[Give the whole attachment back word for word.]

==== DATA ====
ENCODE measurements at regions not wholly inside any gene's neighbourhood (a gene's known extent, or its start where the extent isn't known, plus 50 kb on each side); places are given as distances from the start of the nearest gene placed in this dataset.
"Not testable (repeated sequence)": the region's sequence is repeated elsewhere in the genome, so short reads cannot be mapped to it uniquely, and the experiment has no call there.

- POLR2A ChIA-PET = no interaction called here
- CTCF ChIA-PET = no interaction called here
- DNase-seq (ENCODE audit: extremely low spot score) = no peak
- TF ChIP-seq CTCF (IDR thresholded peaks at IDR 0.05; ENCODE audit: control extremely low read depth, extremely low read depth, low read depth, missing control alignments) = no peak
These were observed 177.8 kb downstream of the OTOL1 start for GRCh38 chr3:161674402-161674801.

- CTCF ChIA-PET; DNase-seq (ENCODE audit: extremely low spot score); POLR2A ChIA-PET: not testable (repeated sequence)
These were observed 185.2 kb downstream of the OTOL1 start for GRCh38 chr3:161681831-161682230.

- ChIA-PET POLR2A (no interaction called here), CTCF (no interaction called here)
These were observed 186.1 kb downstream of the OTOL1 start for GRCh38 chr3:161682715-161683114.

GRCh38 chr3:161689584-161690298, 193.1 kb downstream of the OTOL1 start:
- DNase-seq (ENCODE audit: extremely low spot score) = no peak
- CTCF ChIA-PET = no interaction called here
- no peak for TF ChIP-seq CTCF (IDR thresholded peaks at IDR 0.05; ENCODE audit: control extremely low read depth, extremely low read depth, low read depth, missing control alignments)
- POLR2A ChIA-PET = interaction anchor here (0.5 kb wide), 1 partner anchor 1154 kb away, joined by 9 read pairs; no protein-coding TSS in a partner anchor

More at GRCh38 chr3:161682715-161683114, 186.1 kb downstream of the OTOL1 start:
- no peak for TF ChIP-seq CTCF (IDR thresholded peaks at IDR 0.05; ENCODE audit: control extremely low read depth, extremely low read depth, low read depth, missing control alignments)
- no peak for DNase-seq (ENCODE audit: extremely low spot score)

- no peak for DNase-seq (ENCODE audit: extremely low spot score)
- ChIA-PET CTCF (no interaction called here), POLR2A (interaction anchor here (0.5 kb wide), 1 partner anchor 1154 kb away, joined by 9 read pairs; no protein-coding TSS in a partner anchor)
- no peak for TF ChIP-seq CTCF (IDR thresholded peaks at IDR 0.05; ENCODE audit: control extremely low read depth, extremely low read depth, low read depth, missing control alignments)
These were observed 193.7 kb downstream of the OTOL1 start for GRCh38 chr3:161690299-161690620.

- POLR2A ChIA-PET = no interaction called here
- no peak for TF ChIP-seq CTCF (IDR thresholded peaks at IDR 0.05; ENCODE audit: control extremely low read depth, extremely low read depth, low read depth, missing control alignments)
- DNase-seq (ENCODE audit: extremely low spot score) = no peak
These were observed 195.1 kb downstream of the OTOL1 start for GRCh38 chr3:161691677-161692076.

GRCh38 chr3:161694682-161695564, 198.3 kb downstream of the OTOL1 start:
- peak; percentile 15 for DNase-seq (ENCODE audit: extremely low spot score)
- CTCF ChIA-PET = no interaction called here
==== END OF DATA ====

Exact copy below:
ENCODE measurements at regions not wholly inside any gene's neighbourhood (a gene's known extent, or its start where the extent isn't known, plus 50 kb on each side); places are given as distances from the start of the nearest gene placed in this dataset.
"Not testable (repeated sequence)": the region's sequence is repeated elsewhere in the genome, so short reads cannot be mapped to it uniquely, and the experiment has no call there.

- POLR2A ChIA-PET = no interaction called here
- CTCF ChIA-PET = no interaction called here
- DNase-seq (ENCODE audit: extremely low spot score) = no peak
- TF ChIP-seq CTCF (IDR thresholded peaks at IDR 0.05; ENCODE audit: control extremely low read depth, extremely low read depth, low read depth, missing control alignments) = no peak
These were observed 177.8 kb downstream of the OTOL1 start for GRCh38 chr3:161674402-161674801.

- CTCF ChIA-PET; DNase-seq (ENCODE audit: extremely low spot score); POLR2A ChIA-PET: not testable (repeated sequence)
These were observed 185.2 kb downstream of the OTOL1 start for GRCh38 chr3:161681831-161682230.

- ChIA-PET POLR2A (no interaction called here), CTCF (no interaction called here)
These were observed 186.1 kb downstream of the OTOL1 start for GRCh38 chr3:161682715-161683114.

GRCh38 chr3:161689584-161690298, 193.1 kb downstream of the OTOL1 start:
- DNase-seq (ENCODE audit: extremely low spot score) = no peak
- CTCF ChIA-PET = no interaction called here
- no peak for TF ChIP-seq CTCF (IDR thresholded peaks at IDR 0.05; ENCODE audit: control extremely low read depth, extremely low read depth, low read depth, missing control alignments)
- POLR2A ChIA-PET = interaction anchor here (0.5 kb wide), 1 partner anchor 1154 kb away, joined by 9 read pairs; no protein-coding TSS in a partner anchor

More at GRCh38 chr3:161682715-161683114, 186.1 kb downstream of the OTOL1 start:
- no peak for TF ChIP-seq CTCF (IDR thresholded peaks at IDR 0.05; ENCODE audit: control extremely low read depth, extremely low read depth, low read depth, missing control alignments)
- no peak for DNase-seq (ENCODE audit: extremely low spot score)

- no peak for DNase-seq (ENCODE audit: extremely low spot score)
- ChIA-PET CTCF (no interaction called here), POLR2A (interaction anchor here (0.5 kb wide), 1 partner anchor 1154 kb away, joined by 9 read pairs; no protein-coding TSS in a partner anchor)
- no peak for TF ChIP-seq CTCF (IDR thresholded peaks at IDR 0.05; ENCODE audit: control extremely low read depth, extremely low read depth, low read depth, missing control alignments)
These were observed 193.7 kb downstream of the OTOL1 start for GRCh38 chr3:161690299-161690620.

- POLR2A ChIA-PET = no interaction called here
- no peak for TF ChIP-seq CTCF (IDR thresholded peaks at IDR 0.05; ENCODE audit: control extremely low read depth, extremely low read depth, low read depth, missing control alignments)
- DNase-seq (ENCODE audit: extremely low spot score) = no peak
These were observed 195.1 kb downstream of the OTOL1 start for GRCh38 chr3:161691677-161692076.

GRCh38 chr3:161694682-161695564, 198.3 kb downstream of the OTOL1 start:
- peak; percentile 15 for DNase-seq (ENCODE audit: extremely low spot score)
- CTCF ChIA-PET = no interaction called here